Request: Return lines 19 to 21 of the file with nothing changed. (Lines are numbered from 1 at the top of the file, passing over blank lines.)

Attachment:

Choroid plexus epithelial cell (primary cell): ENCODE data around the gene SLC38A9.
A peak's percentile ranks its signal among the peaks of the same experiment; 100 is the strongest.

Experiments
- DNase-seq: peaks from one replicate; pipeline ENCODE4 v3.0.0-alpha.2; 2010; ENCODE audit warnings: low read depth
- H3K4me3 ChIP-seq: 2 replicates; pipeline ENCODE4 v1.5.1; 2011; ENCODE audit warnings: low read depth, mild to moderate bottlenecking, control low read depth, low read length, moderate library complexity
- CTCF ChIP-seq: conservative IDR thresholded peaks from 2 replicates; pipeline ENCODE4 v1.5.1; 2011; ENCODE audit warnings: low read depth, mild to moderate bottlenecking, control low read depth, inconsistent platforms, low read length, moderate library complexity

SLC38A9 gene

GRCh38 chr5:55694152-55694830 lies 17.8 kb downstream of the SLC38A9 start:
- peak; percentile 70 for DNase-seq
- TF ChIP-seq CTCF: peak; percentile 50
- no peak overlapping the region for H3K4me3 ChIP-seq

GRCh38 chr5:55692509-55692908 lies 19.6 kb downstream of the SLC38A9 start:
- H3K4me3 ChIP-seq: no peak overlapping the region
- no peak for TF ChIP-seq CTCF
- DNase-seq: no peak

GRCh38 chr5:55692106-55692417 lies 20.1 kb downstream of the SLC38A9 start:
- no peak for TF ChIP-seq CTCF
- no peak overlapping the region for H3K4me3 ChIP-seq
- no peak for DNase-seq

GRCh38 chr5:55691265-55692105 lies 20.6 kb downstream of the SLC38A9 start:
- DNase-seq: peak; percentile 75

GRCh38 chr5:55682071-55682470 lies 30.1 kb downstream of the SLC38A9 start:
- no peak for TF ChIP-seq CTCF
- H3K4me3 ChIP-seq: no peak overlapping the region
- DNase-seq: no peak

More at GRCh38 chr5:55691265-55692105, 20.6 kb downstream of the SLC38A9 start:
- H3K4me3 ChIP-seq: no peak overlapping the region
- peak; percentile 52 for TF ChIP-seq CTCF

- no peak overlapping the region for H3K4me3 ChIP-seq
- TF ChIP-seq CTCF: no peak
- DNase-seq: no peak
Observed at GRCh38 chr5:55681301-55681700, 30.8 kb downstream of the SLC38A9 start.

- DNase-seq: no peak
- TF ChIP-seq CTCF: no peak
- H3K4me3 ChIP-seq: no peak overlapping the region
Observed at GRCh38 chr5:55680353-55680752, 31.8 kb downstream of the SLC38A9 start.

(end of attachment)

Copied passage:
- no peak for DNase-seq

GRCh38 chr5:55691265-55692105 lies 20.6 kb downstream of the SLC38A9 start:
- DNase-seq: peak; percentile 75